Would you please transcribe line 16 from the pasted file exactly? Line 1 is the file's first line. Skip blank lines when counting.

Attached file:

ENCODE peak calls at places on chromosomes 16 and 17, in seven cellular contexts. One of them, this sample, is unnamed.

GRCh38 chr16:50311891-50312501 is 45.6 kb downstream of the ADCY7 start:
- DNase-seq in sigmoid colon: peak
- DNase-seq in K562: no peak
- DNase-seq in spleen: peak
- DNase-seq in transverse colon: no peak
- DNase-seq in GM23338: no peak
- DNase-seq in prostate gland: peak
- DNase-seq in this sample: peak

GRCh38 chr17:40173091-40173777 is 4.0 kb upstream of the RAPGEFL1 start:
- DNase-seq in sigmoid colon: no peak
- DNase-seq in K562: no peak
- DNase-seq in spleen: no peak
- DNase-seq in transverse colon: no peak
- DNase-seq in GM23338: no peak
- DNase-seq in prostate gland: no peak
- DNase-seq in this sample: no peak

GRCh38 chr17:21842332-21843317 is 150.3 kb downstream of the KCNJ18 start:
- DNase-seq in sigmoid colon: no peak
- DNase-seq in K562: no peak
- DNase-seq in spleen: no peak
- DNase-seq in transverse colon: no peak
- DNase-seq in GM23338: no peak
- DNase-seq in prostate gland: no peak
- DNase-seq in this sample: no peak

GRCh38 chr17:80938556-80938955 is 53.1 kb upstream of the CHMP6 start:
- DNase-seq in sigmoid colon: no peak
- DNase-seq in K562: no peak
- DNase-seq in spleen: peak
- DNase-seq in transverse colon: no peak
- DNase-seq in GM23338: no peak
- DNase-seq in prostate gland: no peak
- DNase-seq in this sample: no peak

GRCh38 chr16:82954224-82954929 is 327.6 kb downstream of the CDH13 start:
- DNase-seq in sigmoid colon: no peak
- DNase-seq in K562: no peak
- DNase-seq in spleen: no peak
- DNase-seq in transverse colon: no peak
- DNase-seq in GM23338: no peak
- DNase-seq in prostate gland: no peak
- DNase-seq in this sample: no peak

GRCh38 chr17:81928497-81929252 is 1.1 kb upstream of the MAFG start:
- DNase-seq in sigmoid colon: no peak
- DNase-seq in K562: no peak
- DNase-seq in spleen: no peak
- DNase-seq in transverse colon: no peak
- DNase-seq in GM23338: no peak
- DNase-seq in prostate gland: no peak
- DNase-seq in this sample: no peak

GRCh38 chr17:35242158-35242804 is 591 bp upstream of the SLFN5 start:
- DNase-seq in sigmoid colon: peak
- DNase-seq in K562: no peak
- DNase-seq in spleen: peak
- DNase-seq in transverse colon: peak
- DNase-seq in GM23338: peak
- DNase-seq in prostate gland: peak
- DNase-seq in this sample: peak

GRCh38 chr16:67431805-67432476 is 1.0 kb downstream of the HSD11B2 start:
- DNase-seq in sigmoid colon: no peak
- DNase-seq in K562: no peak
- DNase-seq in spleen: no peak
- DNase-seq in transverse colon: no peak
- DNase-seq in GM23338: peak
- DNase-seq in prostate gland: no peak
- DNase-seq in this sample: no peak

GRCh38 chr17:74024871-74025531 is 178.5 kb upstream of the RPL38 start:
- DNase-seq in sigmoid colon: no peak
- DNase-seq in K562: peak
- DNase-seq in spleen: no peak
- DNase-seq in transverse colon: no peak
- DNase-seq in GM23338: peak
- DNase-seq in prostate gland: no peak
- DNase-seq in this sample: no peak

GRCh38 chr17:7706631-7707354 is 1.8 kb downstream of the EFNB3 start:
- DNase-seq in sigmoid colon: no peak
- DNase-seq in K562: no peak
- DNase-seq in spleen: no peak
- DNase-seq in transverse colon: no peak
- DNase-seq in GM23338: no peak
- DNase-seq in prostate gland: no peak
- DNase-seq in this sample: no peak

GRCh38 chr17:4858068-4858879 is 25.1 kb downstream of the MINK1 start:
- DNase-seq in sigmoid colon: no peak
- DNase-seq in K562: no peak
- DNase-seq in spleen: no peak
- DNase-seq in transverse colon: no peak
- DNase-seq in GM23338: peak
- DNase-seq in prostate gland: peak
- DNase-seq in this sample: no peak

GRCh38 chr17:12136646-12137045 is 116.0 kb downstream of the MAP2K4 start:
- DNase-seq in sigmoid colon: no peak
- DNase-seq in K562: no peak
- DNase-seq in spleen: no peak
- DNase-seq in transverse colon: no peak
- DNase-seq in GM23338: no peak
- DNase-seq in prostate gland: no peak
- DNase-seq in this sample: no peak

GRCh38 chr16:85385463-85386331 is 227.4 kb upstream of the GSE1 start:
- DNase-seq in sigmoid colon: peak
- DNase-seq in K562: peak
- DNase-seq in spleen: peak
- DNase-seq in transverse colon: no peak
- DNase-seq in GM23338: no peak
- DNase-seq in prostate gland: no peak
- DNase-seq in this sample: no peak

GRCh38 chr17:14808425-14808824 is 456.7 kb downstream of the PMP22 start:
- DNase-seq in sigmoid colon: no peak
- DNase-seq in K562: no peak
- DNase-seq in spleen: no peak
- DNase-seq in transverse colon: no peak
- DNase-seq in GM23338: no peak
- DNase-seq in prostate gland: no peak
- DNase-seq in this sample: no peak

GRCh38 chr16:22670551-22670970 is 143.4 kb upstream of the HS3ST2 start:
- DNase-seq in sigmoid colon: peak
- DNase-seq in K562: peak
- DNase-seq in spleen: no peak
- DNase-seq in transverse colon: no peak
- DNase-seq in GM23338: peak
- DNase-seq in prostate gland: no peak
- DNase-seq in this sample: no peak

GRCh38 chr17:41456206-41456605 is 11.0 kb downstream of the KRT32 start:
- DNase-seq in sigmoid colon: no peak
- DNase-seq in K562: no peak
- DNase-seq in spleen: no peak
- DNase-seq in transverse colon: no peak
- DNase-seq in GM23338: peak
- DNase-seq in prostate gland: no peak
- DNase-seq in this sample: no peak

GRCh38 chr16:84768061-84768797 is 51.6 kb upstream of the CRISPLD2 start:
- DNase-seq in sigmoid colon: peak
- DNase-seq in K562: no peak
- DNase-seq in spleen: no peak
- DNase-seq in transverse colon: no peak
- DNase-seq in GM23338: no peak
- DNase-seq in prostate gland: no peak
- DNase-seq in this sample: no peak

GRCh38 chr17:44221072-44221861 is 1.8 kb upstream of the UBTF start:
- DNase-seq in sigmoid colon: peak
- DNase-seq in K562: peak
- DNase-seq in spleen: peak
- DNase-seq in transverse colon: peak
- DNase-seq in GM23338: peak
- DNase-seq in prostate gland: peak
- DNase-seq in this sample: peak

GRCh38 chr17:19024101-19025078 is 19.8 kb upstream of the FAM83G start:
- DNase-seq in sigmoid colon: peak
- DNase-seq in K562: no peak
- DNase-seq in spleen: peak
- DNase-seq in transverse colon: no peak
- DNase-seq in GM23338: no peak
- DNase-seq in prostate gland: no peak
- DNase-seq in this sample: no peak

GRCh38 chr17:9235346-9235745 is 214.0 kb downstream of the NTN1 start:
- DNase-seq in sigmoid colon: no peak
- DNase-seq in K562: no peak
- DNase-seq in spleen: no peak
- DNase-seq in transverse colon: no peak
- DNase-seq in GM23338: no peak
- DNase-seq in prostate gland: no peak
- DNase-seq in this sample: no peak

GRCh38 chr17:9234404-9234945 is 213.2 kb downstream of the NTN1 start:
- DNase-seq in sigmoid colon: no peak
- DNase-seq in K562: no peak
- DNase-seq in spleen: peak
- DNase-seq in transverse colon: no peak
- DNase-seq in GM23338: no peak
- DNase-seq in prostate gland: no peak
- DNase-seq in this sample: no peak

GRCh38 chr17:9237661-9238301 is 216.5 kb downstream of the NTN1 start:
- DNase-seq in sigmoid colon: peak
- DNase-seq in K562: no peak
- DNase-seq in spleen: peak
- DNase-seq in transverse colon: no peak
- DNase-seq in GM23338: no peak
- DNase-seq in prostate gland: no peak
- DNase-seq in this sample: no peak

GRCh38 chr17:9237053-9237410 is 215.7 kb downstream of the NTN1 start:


- DNase-seq in prostate gland: no peak